LRSO Downselect Came Six Months After Lockheed Design Milestone

Credit: USAF

Lockheed Martin completed the preliminary design of its candidate for the Long Range Standoff (LRSO) cruise missile six months before the U.S. Air Force’s decision to award the $4.5 billion program to rival Raytheon Technologies, the service said on April 20. 

The Air Force is now closing out Lockheed’s $900 million contract for technology maturation and risk reduction (TMRR) nearly two years early, eliminating any chance of a competitive bidding process for the engineering and manufacturing development (EMD) contract, the Air Force said in emailed responses to Aerospace DAILY. 

The Air Force quietly announced the decision late April 17 to continue with Raytheon as a source for the AGM-86B replacement, but the announcement went unnoticed until early April 20.

The original Air Force announcement was careful to avoid painting Lockheed’s withdrawal from the LRSO competition in an unflattering light for the company. The decision to continue with Raytheon was “not a downselect ‘per se,’” said Elizabeth Thorn, the Air Force’s system program manager for the nuclear-armed weapon.

Lockheed said it would continue offering its expertise on sensors, nuclear certification and nuclear surety to support the LRSO program, but its participation is not automatic.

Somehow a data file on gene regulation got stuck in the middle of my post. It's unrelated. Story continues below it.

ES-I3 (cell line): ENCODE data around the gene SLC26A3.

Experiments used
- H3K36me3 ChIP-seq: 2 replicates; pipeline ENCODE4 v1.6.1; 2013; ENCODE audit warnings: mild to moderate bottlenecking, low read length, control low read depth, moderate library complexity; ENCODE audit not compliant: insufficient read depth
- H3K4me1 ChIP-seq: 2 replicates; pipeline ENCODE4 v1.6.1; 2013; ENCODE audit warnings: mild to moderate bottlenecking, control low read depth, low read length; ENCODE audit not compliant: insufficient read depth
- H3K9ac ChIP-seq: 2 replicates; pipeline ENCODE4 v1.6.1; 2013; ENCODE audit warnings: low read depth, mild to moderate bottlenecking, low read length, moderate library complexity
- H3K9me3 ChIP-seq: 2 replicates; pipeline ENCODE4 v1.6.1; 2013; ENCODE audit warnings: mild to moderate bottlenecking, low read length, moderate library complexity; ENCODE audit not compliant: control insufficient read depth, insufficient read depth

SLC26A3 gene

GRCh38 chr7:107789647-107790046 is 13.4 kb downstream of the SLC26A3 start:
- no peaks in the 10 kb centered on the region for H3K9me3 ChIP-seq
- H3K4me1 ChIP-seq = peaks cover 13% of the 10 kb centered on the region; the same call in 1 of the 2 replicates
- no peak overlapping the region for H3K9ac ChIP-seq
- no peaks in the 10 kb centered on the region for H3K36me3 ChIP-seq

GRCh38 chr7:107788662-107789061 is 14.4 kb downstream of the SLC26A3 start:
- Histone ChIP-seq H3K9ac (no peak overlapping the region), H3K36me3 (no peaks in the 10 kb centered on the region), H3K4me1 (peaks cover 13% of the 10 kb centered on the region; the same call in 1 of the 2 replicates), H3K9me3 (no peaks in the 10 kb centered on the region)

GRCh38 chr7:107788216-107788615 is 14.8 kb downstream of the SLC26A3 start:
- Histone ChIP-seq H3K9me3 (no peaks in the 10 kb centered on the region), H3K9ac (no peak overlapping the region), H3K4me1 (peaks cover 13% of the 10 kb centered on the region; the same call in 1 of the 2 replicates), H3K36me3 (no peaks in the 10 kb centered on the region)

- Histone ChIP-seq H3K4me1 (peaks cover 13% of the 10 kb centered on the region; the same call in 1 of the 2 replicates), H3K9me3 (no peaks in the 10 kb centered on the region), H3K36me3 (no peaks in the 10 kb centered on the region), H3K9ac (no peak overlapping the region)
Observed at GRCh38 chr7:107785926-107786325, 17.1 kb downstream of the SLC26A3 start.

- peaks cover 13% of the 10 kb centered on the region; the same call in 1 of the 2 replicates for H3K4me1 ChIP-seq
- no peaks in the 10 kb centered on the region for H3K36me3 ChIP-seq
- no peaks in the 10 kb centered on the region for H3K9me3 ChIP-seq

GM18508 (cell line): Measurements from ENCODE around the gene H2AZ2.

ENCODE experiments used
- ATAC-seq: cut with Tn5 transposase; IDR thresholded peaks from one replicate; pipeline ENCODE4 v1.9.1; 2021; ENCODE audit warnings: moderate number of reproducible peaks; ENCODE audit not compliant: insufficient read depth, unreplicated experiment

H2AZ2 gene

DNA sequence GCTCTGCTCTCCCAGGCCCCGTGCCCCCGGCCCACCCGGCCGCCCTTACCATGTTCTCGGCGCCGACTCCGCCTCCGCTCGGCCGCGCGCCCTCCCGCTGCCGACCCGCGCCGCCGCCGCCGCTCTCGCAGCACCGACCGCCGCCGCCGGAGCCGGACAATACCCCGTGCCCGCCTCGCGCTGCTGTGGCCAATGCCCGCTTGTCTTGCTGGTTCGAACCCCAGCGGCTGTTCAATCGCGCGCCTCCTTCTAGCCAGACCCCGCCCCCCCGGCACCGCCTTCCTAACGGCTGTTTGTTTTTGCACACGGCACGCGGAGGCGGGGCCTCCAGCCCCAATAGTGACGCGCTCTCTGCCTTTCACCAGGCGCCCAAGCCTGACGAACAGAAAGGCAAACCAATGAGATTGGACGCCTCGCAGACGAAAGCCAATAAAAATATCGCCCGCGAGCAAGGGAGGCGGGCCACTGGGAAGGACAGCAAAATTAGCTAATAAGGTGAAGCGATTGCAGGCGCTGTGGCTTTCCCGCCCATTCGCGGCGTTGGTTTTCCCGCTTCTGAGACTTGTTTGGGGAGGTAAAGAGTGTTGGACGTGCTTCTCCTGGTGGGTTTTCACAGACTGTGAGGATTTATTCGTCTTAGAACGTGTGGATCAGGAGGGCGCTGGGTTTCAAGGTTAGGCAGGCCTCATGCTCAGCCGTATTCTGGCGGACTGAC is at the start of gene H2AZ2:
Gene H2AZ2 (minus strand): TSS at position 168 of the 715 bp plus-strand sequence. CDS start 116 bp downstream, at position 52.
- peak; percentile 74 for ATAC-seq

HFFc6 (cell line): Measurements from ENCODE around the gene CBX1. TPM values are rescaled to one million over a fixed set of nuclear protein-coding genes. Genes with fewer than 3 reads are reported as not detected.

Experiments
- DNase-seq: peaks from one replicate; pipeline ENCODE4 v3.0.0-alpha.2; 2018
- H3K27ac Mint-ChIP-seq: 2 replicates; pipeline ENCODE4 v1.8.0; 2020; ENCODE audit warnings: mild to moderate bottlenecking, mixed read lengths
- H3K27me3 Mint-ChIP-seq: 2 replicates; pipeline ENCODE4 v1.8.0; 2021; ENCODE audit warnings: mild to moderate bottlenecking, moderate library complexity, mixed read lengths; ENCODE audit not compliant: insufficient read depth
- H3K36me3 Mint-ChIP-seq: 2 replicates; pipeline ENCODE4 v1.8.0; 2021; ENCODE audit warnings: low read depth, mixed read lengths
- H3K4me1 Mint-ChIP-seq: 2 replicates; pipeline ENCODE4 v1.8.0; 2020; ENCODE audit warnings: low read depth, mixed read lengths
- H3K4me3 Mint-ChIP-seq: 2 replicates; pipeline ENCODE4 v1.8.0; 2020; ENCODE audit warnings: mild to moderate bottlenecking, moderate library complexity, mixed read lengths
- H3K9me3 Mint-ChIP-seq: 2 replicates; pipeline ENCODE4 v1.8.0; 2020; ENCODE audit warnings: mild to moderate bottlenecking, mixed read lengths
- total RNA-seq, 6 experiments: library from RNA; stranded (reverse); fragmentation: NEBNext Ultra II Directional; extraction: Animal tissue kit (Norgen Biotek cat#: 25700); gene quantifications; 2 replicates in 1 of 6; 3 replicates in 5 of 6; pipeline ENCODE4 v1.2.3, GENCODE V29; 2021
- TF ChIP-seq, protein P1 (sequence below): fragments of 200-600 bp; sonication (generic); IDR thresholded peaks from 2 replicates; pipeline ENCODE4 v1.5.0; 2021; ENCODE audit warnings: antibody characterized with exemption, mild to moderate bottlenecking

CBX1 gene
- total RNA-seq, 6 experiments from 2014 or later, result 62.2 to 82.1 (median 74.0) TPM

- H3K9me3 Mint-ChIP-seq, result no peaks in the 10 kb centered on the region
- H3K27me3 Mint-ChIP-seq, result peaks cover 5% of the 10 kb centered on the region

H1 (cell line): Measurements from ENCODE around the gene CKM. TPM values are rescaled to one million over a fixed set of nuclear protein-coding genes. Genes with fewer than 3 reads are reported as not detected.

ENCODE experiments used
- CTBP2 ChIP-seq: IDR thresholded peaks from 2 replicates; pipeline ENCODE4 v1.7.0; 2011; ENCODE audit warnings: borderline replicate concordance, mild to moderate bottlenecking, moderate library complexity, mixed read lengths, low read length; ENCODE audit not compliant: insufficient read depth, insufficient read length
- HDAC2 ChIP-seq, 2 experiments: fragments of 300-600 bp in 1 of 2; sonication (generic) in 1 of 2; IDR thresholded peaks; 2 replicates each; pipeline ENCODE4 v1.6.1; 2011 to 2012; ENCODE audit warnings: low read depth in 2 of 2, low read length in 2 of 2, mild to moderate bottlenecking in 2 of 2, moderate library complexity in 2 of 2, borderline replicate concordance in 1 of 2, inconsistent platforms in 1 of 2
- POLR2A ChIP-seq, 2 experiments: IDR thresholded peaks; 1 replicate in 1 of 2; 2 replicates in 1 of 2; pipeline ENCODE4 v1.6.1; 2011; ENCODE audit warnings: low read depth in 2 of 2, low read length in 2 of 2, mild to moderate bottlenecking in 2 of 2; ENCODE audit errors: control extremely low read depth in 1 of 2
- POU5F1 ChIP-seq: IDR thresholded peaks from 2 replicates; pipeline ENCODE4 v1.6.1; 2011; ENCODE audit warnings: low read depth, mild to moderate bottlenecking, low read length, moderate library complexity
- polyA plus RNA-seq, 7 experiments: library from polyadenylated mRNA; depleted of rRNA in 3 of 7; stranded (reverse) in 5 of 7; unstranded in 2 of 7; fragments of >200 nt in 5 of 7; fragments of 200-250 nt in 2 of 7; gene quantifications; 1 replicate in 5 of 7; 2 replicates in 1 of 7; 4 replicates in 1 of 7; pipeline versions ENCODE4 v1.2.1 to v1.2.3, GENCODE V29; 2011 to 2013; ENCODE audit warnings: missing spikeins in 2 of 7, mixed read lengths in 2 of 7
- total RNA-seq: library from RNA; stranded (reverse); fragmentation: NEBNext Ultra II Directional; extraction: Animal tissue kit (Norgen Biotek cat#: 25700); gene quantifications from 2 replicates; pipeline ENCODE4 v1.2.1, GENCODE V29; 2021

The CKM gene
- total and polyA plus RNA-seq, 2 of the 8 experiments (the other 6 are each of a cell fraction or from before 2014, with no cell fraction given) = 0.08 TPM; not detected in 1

In the absence of an ongoing TMRR contract, the Air Force must award a separate contract to Lockheed for any further support work for LRSO, the Air Force said in emailed responses. “Those efforts would follow the normal Air Force contracting process,” a spokeswoman said.

A final downselect for LRSO was not expected until the second quarter of fiscal 2022, the scheduled date for the EMD award. The military often closes the competitive phase of an acquisition program after a preliminary design is complete. 

Raytheon completed a preliminary design review for LRSO in November 2019, the Air Force said. The company is still working on the 54-month TMRR contract awarded in August 2017, but its possible the transition to the EMD phase could happen sooner than fiscal 2022. 

“Currently, the Air Force is continuing the TMRR phase as planned,” the Air Force said. “Plans are underway to determine if any acceleration might be possible.”

Steve Trimble

Steve covers military aviation, missiles and space for the Aviation Week Network, based in Washington DC.


Either Raytheon have designed a better 'mousetrap; or the AirForce have tired of programs over budget and years late.
Maybe both, but a third possibly is; with the coronavirus sucking up $billions, there’s bound to be a financial reckoning. Raytheon has a long production history with cruise missiles and it’s hard to see anyone else, especially Lockheed, being a lower cost producer. By driving a stake in the sand now, USAF may be insulating this program from the budget cuts that are sure to come.